WRF team publishes nutrient removal study

WSSC Water’s 26 million gallons per day Seneca WRRF in Montgomery County, Maryland, conducted research and implemented a process to reduce energy and chemical usage while still meeting nutrient standards. Courtesy of Brown and Caldwell.

A team consisting of representatives from WSSC Water, Brown and Caldwell and Northwestern University has published research it says will revolutionize cost-effective, environment-safe nutrient removal at water resource recovery facilities (WRRFs).

The $300,000 research project, Demonstration of Progressive Carbon Efficient Nitrogen with Biological Phosphorus Removal in a Conventional BNR Facility, funded by The Water Research Foundation (WRF), sought to study lowering operating costs of biological nutrient removal (BNR) systems while fully utilizing existing infrastructure.

Introduced in the 1970s, BNR techniques have been subject to scrutiny due to high energy demand, reliance on external chemicals, and economic and environmental sustainability concerns. Given these challenges, many utilities worldwide operating conventional BNR facilities are in dire need of innovative alternatives to meet stringent nutrient limits.

To this end, full-scale research at WSSC Water’s 26 million gallons per day Seneca WRRF in Montgomery County, Maryland, addressed this need by demonstrating how efficient management of influent carbon, coupled with simultaneous nitrification and denitrification and post-anoxic denitrification, can reduce both energy and chemical usage while still meeting nutrient standards.

“Implementing strategies to reduce our carbon footprint while saving money is a win-win,” said WSSC Water General Manager and CEO Kisha L. Powell. “This research project is a perfect example of the nexus of innovation and operations that our employees – Team H2O – display daily. I thank our partners for helping to advance this research and The Water Research Foundation for funding this pilot.”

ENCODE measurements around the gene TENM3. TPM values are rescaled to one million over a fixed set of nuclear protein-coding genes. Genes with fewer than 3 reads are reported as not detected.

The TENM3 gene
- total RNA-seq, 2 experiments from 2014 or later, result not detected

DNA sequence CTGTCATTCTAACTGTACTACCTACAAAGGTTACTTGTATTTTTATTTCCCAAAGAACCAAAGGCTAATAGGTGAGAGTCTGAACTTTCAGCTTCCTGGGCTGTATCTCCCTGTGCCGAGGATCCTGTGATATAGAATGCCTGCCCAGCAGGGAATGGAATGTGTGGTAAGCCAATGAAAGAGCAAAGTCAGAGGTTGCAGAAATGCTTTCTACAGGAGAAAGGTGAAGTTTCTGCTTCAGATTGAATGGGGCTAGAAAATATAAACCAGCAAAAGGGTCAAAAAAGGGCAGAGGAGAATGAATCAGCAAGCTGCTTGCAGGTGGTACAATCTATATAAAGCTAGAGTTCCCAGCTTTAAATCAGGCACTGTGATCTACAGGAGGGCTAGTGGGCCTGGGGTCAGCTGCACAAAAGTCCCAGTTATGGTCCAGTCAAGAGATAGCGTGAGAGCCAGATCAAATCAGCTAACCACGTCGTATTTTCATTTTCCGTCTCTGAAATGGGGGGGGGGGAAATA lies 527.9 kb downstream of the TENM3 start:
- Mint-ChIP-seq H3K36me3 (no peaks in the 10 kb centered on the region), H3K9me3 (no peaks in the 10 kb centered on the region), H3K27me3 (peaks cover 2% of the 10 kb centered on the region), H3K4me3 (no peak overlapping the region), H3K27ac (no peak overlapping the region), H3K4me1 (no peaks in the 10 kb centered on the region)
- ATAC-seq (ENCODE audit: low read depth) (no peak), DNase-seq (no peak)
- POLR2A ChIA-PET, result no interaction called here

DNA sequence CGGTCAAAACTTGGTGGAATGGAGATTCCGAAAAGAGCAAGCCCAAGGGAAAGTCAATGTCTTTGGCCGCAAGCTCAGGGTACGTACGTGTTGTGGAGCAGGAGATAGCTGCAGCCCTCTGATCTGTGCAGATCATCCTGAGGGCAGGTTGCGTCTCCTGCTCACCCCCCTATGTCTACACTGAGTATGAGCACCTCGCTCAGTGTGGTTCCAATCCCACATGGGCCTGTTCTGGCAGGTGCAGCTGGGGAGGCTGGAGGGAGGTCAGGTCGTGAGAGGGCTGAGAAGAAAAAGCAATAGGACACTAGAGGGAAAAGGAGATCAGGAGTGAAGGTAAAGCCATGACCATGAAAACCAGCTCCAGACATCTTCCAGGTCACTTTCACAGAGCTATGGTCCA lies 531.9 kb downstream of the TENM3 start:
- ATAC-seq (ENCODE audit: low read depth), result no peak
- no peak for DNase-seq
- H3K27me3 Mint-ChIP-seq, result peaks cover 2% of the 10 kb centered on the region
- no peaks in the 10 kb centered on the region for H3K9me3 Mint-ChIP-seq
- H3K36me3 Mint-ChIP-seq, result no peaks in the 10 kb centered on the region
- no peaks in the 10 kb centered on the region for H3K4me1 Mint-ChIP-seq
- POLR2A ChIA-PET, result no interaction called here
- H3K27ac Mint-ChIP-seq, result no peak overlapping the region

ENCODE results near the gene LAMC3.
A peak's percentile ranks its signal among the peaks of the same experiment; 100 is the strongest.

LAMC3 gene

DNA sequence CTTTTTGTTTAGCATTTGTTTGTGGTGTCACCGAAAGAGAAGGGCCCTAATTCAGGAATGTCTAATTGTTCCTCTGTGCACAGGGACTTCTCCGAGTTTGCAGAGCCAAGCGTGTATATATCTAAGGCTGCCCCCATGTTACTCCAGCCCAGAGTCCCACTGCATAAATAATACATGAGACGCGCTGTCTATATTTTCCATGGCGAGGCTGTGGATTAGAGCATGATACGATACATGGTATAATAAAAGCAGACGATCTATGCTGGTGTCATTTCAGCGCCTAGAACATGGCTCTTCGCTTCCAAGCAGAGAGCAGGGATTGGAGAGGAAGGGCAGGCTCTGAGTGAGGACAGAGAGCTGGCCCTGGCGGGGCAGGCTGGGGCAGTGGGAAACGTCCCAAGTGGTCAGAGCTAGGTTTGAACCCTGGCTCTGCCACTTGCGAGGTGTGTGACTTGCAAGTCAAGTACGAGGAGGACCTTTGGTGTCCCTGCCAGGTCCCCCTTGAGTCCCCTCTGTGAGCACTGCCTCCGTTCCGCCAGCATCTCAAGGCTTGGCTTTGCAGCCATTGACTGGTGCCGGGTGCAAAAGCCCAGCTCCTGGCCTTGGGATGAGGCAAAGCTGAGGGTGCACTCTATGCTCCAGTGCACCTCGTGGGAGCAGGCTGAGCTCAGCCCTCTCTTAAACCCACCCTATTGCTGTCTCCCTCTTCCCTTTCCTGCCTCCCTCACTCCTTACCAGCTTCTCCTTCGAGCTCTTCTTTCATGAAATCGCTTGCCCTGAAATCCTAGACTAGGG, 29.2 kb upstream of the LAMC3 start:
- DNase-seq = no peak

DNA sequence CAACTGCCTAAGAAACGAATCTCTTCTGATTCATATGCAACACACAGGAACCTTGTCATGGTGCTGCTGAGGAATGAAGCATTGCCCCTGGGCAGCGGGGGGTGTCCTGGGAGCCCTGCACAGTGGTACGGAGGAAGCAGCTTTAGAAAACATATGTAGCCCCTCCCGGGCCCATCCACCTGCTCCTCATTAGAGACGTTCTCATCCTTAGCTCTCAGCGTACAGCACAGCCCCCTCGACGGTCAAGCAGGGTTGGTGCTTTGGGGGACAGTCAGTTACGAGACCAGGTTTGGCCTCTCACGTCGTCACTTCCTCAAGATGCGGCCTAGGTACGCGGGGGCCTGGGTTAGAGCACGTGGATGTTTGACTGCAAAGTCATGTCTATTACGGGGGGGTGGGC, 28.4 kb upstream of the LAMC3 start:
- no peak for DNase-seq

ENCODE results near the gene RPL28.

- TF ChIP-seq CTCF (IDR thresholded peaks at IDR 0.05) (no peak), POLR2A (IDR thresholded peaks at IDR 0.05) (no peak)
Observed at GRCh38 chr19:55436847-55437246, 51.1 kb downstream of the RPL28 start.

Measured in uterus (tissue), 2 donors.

“We congratulate WSSC Water for their unwavering commitment to providing safe and reliable water to its customers and returning clean water to local waterways,” said Brown and Caldwell’s Dr. Pusker Regmi, a principal research investigator. “This study is a game changer for the water industry as we collaborate with utilities and academia to find the most effective, sustainable, and economical ways to enhance nutrient removal practices while protecting the environment.”

By utilizing ammonia-based aeration control to maximize influent carbon utilization rather than aerobic oxidation, the Seneca WRRF decreased its energy use by lowering the aeration demand and blower runtimes and reduced the need to purchase additional carbon for denitrification, thus lowering its carbon footprint.

Furthermore, the research revealed that low dissolved oxygen conditions can effectively facilitate combined biological nitrogen and phosphorus removal, thereby reducing the need for high-volume mixed liquor recycling, usually as high as four times the WRRF’s flow.

Through this demonstration process and subsequent full-scale implementation, the Seneca WRRF is on track to save its annual energy and chemical costs by approximately $575,000 as it continues to meet nutrient removal requirements.

WSSC Water is considering deploying the innovative cost-saving strategies throughout its other five WRRFs to maintain affordable and sustainable service for its 1.9 million customers.

The findings of the research, combined with numerous international awards for wastewater excellence, continue to position WSSC Water at the forefront of science-based nutrient removal approaches.

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